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|Title: ||Influence of different nutrient applications on insect populations and damage to cabbage|
|Authors: ||Mochiah, M. B.|
Baidoo, P. K.
|Issue Date: ||2011|
|Publisher: ||Journal of Applied Biosciences|
|Citation: ||Journal of Applied Biosciences 38: 2564 - 2572|
|Abstract: ||Objective: Amendments aiming to improve soil fertility have been found to increase pest populations on
plants. This study was conducted to evaluate the effects of organic (poultry manure) and synthetic (NPK)
fertilizers on insect populations associated with cabbage.
Methodology and results: Two field experiments were conducted at the Theoretical and Applied Biology
Department Garden of Kwame Nkrumah University of Science and Technology and CSIR-Crops Research
Institute, Kumasi, Ghana from October 2008 to January 2009 and May to August 2009, respectively. Three
main treatments, i.e. NPK 15:15:15 fertilizer at 10g/cabbage plant; poultry manure at 50g/cabbage plant
and control (no nutrients) were applied. The experimental set up was a Randomized Complete Block
design (RCBD) with three replications. Parameters studied included insect pests’ numbers and their natural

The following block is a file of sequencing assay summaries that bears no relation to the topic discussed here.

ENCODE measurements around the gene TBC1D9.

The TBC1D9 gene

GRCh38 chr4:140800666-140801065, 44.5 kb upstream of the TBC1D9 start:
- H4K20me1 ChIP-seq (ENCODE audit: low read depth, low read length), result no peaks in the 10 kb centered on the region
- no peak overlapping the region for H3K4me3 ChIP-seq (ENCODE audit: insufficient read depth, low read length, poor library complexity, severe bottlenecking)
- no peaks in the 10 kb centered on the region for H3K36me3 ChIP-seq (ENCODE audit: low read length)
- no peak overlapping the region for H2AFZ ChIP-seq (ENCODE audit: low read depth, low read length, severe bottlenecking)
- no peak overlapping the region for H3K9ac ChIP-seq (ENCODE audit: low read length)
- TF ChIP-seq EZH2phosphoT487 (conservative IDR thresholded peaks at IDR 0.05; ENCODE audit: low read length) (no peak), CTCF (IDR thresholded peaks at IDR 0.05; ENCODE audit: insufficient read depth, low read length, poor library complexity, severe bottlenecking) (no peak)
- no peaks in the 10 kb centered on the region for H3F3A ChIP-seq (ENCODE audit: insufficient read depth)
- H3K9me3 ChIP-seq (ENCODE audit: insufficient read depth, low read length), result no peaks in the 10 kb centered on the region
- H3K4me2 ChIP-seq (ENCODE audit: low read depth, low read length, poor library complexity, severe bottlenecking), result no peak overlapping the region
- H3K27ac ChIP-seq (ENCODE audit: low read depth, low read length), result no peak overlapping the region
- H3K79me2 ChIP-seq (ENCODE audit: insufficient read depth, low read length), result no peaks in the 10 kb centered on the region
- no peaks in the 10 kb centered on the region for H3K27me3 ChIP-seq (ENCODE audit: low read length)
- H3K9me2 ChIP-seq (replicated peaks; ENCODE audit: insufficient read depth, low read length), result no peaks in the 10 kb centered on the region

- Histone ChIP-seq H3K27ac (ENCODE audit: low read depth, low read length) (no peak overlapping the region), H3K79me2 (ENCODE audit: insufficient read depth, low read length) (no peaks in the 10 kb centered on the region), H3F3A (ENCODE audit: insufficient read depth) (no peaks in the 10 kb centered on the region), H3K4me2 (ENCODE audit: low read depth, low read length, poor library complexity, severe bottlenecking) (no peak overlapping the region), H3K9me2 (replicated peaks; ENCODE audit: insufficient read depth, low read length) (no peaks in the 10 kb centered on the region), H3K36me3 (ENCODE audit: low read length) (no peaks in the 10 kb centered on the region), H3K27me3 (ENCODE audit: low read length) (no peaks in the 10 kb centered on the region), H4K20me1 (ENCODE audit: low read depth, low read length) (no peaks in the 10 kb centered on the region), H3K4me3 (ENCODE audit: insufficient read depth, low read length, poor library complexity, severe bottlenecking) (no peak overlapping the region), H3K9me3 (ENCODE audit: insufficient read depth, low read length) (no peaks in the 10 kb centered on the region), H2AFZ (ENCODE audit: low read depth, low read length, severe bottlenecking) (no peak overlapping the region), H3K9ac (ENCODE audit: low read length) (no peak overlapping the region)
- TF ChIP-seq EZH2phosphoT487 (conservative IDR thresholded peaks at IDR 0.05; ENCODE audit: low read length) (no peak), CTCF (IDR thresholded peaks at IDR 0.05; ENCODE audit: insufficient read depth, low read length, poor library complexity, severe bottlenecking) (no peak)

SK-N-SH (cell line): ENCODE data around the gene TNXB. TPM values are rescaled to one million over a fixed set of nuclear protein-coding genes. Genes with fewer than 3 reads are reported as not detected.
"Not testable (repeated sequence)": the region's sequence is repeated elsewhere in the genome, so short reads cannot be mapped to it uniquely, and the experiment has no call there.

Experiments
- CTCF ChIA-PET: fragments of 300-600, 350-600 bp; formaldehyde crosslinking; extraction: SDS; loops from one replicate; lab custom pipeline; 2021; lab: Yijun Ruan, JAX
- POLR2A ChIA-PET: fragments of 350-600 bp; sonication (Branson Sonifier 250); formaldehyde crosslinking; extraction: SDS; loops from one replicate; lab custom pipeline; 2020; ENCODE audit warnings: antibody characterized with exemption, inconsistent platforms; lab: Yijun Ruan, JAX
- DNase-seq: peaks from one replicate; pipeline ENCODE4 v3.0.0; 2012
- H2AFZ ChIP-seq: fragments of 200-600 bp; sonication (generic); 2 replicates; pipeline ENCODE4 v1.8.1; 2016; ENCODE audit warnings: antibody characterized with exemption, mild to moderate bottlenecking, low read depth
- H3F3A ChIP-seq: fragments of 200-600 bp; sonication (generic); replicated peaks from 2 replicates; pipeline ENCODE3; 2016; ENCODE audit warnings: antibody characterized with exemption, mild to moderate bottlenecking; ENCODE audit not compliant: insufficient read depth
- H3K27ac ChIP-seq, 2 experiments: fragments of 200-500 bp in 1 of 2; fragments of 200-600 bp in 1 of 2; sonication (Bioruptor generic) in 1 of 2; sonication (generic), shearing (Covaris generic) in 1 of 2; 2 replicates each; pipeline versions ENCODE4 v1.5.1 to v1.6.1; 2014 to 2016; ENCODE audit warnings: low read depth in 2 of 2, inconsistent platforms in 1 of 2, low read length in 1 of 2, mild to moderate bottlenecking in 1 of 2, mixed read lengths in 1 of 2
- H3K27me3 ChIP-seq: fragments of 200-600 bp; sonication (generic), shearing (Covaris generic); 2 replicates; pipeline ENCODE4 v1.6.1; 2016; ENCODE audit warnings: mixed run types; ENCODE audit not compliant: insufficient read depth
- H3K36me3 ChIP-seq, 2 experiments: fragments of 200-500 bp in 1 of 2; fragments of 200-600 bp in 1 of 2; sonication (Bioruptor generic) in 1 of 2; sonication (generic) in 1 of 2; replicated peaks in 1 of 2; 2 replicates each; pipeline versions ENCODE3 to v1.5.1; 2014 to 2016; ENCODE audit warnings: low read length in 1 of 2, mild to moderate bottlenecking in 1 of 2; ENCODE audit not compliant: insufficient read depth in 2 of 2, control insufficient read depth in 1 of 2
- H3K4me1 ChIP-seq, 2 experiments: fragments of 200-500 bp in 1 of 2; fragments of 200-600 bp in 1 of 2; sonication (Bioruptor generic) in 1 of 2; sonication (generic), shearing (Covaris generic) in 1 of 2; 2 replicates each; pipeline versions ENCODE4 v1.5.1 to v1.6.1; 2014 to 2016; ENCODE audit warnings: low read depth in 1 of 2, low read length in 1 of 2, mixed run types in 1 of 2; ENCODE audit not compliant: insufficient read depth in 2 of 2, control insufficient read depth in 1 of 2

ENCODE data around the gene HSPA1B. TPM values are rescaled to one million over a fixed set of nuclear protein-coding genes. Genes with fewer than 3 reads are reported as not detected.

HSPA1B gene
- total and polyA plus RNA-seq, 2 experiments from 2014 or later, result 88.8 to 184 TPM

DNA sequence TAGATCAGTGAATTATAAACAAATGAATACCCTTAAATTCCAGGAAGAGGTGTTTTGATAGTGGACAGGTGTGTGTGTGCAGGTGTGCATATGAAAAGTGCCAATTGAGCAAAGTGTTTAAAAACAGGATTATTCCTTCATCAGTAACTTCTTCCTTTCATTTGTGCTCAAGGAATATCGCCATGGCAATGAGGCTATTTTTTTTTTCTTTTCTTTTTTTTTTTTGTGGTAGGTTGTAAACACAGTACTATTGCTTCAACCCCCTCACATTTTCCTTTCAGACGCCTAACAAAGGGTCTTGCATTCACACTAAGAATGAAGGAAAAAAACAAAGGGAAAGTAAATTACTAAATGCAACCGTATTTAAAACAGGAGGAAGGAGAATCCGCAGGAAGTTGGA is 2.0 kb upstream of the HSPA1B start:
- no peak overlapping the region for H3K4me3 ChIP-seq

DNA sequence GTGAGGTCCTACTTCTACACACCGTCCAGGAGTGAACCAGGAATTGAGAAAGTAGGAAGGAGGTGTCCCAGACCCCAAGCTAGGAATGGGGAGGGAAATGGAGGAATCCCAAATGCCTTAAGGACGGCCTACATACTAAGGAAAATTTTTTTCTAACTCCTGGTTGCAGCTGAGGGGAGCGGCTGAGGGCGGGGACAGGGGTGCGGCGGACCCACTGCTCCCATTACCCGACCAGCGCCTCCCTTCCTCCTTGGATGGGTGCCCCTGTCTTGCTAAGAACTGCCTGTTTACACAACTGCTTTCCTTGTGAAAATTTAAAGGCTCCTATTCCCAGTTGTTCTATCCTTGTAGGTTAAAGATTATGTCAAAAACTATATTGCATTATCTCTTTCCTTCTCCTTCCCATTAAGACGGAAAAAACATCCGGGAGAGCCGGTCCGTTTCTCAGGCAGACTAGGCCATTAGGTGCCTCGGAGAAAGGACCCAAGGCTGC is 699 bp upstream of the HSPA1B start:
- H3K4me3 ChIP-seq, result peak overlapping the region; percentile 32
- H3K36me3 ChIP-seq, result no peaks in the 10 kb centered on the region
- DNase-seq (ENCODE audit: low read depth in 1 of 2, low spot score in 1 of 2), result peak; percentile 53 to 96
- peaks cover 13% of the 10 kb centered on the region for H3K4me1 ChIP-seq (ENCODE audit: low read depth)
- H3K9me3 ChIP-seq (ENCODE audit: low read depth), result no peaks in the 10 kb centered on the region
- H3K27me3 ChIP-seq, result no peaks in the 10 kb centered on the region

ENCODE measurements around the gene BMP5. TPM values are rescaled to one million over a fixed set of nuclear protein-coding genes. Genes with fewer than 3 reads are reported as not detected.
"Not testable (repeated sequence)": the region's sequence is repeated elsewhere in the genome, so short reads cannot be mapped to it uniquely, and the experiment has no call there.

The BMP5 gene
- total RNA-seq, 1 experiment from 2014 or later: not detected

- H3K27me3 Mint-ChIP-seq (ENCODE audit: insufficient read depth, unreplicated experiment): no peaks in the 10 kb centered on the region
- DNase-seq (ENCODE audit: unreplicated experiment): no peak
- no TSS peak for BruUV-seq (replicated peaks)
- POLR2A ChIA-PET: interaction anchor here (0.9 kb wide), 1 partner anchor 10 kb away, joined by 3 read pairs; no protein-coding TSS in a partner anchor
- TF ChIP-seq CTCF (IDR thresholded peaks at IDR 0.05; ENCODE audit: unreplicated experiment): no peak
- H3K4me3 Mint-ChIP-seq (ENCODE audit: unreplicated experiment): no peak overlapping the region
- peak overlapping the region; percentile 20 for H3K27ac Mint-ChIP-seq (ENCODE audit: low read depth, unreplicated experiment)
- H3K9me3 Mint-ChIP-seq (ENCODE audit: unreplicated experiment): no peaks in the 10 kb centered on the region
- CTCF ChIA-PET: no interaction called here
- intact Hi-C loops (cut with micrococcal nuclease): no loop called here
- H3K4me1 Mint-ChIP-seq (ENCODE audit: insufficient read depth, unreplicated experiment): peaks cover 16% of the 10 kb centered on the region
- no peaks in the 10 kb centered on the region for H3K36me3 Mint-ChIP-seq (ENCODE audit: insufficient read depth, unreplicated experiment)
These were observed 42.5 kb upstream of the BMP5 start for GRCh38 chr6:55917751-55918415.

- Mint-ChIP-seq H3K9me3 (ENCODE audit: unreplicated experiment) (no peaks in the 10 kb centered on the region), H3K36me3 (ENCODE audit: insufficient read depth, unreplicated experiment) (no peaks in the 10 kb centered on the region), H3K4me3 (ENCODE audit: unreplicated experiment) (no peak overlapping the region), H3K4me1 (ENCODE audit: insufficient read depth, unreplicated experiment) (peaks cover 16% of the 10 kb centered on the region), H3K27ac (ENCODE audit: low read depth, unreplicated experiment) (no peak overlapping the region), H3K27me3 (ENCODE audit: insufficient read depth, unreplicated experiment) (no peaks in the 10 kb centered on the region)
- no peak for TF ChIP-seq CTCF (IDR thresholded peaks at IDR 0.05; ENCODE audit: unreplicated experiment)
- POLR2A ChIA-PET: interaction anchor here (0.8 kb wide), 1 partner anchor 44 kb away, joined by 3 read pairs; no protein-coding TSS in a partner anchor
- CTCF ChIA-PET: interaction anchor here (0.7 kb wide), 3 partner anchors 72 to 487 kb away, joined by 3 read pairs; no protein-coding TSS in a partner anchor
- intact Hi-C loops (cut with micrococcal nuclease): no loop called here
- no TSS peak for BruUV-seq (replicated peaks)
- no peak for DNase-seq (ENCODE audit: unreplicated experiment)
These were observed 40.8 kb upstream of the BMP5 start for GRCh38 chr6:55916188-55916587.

enemies. The percentage leaf damage, fruit damage, plant with multiple head damage and yield were
determined. Major insect pest recorded included Brevicoryne brassicae, Plutella xylostella, Hellula undalis
and Pieris rapae which caused damage to the cabbage plant (Brassica oleracae var. oxyllus). The natural
enemies of pests of cabbage identified were the ladybird beetle, (Cheilomenes sp), huntsman spider,
Heteropoda venotoria and black carpenter ant Camponotus pennsylvanicus. The control plots recorded
cabbage plants with the highest yield in terms of head weight. Both poultry manure and inorganic fertilizers
(NPK) generally increased insect pest attack on cabbage plants compared to the control.
Conclusions and main findings: It is concluded that when soil amendments such as poultry manure and
inorganic fertilizers are applied to restore or increase fertility, pest control measures such as the use of
chemical insecticides and other pest management options should be put in place to mitigate the effects of
infestation of insect pests on crop productivity.|
|Description: ||An article published by Journal of Applied Biosciences, 2011; 38: 2564 - 2572|
|Appears in Collections:||College of Science|
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